This review examines whether pulmonary rehabilitation can effectively improve psychological status in COPD patients. Over the last decade, evidence has accumulated to show that comprehensive pulmonary rehabilitation, which includes exercise training and disease education or psychosocial support or both, can effectively improve anxiety and depression in COPD. The quality of supporting data varies but indicates a consistent and homogeneous effect in favour of pulmonary rehabilitation for anxiety and depression when compared with conventional community care. Pulmonary rehabilitation also appears to improve anxiety and depression in rehabilitating COPD patients with less favourable psychosocial health, but its efficacy for treating more severe and enduring anxiety and depression is largely unproven. Additionally, it is not certain which components of pulmonary rehabilitation lead to improved anxiety and depression, and further research is needed to ensure that psychological benefits accrued during rehabilitation are sustained.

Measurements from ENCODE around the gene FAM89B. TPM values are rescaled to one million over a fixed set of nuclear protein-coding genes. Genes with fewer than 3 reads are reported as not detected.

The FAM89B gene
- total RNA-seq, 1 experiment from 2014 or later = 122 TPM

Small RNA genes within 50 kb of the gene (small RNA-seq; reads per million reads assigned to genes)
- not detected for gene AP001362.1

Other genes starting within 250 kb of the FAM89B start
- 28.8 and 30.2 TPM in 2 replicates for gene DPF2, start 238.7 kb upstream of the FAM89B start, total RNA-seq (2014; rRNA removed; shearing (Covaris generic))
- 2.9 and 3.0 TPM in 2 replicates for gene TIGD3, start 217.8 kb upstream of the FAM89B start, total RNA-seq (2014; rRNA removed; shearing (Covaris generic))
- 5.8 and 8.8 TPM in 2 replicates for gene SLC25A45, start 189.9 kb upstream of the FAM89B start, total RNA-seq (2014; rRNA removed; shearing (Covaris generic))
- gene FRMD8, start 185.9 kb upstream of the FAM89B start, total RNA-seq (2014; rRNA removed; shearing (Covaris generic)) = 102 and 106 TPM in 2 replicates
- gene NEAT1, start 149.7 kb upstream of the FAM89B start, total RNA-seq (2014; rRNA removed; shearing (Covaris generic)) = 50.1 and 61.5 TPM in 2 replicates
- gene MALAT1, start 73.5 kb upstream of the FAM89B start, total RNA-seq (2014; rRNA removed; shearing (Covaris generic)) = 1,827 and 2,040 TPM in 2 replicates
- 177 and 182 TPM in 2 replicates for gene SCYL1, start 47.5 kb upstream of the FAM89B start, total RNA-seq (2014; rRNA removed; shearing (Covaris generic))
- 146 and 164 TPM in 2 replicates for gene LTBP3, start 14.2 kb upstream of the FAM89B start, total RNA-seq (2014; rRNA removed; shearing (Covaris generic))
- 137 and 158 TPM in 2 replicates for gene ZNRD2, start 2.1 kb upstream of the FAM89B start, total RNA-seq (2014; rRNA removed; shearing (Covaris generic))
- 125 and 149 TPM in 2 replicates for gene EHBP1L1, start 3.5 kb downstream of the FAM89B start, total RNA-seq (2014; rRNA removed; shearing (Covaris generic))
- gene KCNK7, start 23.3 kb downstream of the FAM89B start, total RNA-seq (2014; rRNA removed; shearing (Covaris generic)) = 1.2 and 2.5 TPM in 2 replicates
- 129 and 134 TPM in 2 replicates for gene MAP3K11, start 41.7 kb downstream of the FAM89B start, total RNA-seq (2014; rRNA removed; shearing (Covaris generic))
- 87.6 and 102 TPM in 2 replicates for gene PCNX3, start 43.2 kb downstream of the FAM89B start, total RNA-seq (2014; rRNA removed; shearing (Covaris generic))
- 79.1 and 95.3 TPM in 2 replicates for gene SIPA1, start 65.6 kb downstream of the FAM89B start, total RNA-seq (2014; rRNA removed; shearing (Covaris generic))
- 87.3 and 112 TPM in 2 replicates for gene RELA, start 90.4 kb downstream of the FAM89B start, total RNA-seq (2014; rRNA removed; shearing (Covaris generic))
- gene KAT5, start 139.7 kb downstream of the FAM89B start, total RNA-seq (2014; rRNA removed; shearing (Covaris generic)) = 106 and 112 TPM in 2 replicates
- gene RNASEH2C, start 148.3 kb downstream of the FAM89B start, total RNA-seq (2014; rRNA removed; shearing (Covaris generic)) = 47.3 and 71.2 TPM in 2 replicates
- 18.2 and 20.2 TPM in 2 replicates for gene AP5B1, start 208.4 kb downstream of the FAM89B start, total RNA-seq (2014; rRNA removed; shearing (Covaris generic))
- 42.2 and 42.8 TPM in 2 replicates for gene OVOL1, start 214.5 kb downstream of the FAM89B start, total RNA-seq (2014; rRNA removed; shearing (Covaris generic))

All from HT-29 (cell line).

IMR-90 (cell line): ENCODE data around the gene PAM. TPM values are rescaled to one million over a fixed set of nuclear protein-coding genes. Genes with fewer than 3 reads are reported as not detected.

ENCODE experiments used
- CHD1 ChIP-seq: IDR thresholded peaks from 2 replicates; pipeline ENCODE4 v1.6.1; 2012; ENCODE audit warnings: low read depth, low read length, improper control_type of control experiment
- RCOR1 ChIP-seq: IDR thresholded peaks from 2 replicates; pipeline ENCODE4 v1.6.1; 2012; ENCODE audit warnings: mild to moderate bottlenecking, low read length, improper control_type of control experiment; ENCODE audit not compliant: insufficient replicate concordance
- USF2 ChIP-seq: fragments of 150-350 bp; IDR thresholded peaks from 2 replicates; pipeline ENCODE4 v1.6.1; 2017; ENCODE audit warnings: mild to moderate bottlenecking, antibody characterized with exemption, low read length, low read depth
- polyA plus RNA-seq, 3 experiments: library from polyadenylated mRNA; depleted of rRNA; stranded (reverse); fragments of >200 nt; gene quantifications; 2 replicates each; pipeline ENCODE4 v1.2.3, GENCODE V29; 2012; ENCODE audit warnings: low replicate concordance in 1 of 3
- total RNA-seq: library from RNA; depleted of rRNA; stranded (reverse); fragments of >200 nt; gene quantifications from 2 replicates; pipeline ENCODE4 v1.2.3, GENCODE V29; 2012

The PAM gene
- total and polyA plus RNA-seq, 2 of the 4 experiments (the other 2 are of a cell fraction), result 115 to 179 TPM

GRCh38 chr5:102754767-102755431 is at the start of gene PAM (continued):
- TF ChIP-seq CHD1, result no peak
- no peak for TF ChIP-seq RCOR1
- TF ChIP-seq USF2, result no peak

Anxiety and depression afflict a significant proportion of COPD patients and lead to worse patient-centred outcomes. Evidence supports the use of pulmonary rehabilitation to effectively manage psychological morbidity in COPD.